"Our overall caseload level is roughly the same this fiscal year as the previous year," says Safe Harbor staffer Tamarine Cornelius, "but child physical abuse is making up a much bigger proportion of our cases." The agency has seen a 48% increase in these cases, from 27 to 40, over a comparable period last year.
Pinpointing reasons for the increase is difficult, and Nelson admits her theories are "largely gut feeling." But she believes the economy is leading to more physical abuse.
"We've seen a few families come through lately where you don't know how much more the family can manage," she says. "They already had financial stress."
Knoll thinks the county is facing a "perfect storm" of problems: The number of cases is going up and the cases are getting more severe at a time when the government is strapped for cash, the economy is tanking and services are in high demand.
"We're sitting on the cusp of this tsunami of need," he says. "We're about to be awash in people not doing terribly well."
Knoll wonders if the county is being forced to disregard some of the more minor cases of neglect that years ago it would have opened.
"We used to get a lot of what we call 'dirty house' cases. The house is full of garbage, there's inappropriate food for the child to eat," he says. "I haven't seen a dirty-house case in I don't know how long. That leads me to believe they're not bringing dirty house cases anymore."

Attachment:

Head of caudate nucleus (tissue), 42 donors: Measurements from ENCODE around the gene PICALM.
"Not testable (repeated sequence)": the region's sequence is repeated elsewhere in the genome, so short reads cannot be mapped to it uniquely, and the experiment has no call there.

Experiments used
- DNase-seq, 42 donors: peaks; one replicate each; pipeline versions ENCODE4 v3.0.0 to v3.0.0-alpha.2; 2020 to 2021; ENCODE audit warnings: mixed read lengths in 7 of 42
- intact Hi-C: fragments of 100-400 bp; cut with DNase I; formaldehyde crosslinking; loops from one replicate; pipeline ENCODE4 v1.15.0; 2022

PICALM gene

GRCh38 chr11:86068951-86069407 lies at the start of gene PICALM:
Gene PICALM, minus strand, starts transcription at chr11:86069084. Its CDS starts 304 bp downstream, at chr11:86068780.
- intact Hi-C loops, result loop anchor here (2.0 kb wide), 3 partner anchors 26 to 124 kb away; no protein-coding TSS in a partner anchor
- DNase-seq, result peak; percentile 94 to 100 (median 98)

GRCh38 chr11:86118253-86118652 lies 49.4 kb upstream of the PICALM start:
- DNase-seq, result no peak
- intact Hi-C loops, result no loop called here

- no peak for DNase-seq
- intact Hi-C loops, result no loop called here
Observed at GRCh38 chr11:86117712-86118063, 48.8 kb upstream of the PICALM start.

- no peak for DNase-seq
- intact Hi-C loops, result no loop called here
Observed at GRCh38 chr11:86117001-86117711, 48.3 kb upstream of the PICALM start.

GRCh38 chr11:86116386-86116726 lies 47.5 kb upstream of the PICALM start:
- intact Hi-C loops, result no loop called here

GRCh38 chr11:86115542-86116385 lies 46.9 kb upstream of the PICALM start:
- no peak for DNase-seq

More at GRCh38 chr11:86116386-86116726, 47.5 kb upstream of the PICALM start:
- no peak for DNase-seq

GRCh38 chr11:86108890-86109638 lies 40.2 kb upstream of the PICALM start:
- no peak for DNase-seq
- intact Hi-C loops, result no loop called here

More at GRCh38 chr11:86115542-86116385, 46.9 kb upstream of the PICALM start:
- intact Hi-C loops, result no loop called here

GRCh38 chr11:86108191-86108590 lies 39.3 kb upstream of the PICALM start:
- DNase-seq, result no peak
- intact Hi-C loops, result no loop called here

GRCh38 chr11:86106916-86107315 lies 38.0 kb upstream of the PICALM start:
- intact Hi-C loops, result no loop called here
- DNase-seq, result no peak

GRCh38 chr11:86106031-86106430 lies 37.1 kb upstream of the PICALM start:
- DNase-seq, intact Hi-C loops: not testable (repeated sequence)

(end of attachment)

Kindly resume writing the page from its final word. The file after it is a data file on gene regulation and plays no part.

Kato agrees there's been a philosophical shift in deciding when to open CHIPS cases on a national level. She says years ago, kids were often removed from homes when they shouldn't have been, adding, "It shouldn't be easy to take kids out of a home."
Now, it seems, minor cases can quickly become major ones. "If you take away funding for early intervention programs," says Kato, "[and] couple that with the economy, you're going to see increasing severity, and that's what we're seeing."
Knoll recalls a time when a parent in crisis could get into drug treatment or counseling within a couple of days. Now, that could take months or a year.
That sometimes leaves county caseworkers overseeing people who aren't being helped, which Knoll thinks is pointless: "All you end up doing is chronicling their desperation."
Knoll says he's "had two IV-abusing clients die waiting for treatment to come available. Addicts can't live with a waiting list."
The delay in getting services also makes it harder for families to get their children back. When a CHIPS case is opened, the system has about 15 months to work out the family's issues. Without treatment, the family can't show the court that it's addressing its problems.
And it isn't just service providers who are stressed. The courts, county social services and attorneys have also grappled with budget cuts.
Zipperer blames state and federal officials for cutting funding to county and school programs. Democrats and Republicans are both responsible, but he's especially scornful of the Democrats. "The reason Democrats are so in favor of stem cell research is they're hoping it will grow a spine for them," he says. "We and the children and the families are inheriting the results of that cowardice."
And Knoll fears the consequences will reverberate. "The number of my clients who are CHIPS parents and were CHIPS kids themselves is huge," he says. "And we're about to produce another bumper crop."